Earlier this month, the Department of Labor proposed a rule that could dramatically expand access to affordable health insurance.
The rule would empower small businesses and self-employed individuals to band together to purchase coverage through “association health plans” or AHPs. They are exempt from many of Obamacare’s mandates, which have been responsible for premiums soaring. As a result, these plans could provide small businesses who previously didn’t offer health insurance an affordable means of doing so.
The Department of Labor rule corrects an inequity inherent to Obamacare. The health law imposed costly mandates on small-group and individual policies. But large-group plans are exempt from many of these regulations.
Small businesses have long paid more than large ones for coverage, at least on a per capita basis, because the former lack the buying power of the latter. Obamacare only exacerbated the discrepancy.
Worse, the Obama administration deliberately denied small businesses and sole proprietors an escape hatch from the even higher-cost small-group market Obamacare created. Employers were blocked from forming AHPs offering non-Obamacare-compliant coverage unless the plan’s members could meet a strict “commonality of interest” requirement.
Small businesses in the same industry — for instance, several dozen landscaping firms in the same metro area — don’t meet the requirement. Nor do sole proprietors in the same line of work, such as Uber drivers or freelance graphic designers.
The Obama administration confined small businesses to the expensive small-group market because they wanted as many entities paying premiums in that market as possible, in hopes of keeping overall costs down.
But that meant many small businesses had to choose between expensive Obamacare-compliant plans — or not providing insurance at all. In Connecticut, premiums for small-group plans jumped an average of 25 percent in 2018. Minnesota small businesses faced premium hikes of up to 23 percent. And in our nation’s capital, small firms were saddled with an average rate hike of more than 7 percent.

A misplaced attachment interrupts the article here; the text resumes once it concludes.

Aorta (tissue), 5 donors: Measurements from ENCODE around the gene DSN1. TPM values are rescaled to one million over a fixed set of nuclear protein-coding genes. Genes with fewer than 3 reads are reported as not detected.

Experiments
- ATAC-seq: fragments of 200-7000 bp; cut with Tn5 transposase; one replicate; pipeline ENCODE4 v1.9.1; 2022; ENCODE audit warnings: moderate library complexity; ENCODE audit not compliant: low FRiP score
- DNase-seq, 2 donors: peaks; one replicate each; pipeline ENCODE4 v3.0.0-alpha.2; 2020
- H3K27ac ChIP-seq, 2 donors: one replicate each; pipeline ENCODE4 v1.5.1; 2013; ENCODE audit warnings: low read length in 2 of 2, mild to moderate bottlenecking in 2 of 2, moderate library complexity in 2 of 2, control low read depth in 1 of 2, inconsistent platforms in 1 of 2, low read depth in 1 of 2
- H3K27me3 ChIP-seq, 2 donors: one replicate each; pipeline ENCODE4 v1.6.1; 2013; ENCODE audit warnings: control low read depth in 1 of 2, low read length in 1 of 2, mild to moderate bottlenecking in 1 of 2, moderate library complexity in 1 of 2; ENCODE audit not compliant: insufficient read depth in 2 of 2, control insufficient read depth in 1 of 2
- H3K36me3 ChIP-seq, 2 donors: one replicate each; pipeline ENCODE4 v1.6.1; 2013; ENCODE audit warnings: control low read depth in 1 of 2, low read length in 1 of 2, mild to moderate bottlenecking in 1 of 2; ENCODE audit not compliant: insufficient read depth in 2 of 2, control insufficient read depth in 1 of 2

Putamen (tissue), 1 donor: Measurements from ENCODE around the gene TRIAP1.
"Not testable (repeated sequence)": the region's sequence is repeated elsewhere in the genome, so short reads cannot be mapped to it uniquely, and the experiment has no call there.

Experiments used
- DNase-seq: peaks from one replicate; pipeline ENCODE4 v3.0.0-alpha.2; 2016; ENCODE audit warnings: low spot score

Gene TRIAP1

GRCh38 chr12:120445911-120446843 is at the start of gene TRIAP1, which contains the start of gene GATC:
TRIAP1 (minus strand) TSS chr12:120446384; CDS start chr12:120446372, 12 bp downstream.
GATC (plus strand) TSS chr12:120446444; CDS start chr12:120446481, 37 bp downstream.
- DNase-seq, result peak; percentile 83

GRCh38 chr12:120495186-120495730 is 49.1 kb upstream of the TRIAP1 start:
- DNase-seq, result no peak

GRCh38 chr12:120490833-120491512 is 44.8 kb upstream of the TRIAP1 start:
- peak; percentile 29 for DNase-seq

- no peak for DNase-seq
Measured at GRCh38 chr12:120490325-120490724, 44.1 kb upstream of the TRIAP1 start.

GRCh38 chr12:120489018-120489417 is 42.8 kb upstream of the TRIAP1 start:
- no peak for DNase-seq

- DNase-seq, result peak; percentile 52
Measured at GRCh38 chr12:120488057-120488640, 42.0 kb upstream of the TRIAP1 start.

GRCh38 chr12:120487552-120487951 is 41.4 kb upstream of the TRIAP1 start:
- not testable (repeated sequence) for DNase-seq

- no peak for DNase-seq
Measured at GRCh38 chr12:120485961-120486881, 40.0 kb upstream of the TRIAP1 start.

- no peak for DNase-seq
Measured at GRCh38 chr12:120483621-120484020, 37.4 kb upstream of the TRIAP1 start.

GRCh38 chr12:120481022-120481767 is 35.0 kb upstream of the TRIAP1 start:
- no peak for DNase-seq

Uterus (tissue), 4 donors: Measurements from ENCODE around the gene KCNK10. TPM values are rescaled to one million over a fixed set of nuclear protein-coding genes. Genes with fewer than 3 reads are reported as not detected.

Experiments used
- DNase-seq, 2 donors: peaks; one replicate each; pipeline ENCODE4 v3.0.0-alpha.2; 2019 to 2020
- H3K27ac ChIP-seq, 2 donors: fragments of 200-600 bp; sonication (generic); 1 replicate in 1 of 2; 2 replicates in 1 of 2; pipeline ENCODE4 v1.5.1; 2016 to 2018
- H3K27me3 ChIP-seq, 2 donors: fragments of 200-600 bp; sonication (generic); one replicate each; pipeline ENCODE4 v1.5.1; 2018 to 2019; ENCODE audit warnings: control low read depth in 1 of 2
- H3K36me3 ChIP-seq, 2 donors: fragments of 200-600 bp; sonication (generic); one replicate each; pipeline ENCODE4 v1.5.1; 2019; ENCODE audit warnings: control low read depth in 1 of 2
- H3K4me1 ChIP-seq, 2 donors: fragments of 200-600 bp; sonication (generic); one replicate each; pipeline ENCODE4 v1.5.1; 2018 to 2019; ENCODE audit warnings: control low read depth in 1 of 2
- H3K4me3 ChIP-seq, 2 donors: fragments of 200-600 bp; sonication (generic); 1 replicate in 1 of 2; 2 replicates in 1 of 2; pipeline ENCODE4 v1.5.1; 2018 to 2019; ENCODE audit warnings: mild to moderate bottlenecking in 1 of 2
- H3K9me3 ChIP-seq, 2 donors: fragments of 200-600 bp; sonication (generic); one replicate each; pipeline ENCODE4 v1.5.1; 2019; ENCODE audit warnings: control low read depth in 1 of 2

Consequently, many have chosen not to offer insurance. Less than one-third of American companies with fewer than 50 workers offer medical benefits.
Meanwhile, for companies insured through the large-group market, coverage has been more affordable. Between 2014 and 2016, the average premium for an individual working at a firm with 1,000 or more workers rose by less than 6 percent. That’s an average annual increase of less than 3 percent.
The DOL’s proposed rule would give small firms a way out of the high-cost market Obamacare trapped them in. And by banding together with other firms in an AHP, these businesses would gain negotiating leverage they don’t have on their own.
Specifically, the DOL rule would relax the “commonality of interest” requirement. Chambers of commerce, industry trade groups, businesses in the same geographic area, and sole proprietors in the same industry would be able to form or join AHPs that offer non-Obamacare-compliant plans tailored to the unique needs of their members.
AHPs wouldn’t be able to turn away individuals or charge higher premiums based on a person’s health status. So people with pre-existing conditions would remain protected if their employer joined an AHP.
Obamacare’s defenders worry the DOL rule will lead to an exodus from the law’s insurance exchanges. But it’s hardly fair to deny small businesses struggling with ever-rising premiums on those marketplaces access to a more affordable coverage alternative in AHPs.
Further, if exchange premiums keep rising — and recent history seems to indicate they will — then small businesses will exit the marketplaces in increasing numbers, unable or unwilling to afford the only coverage they’re legally allowed to buy.
That will cause premiums to rise further, and the cycle to repeat, until only the wealthiest, or most desperate, small businesses can afford exchange coverage.
It was devious of Obamacare’s partisans to prop up the exchanges by blocking small businesses and sole proprietors from utilizing AHPs. Fortunately, the Trump administration’s new rule will end that inequity — and give small firms and the self-employed access to health plans they can actually afford.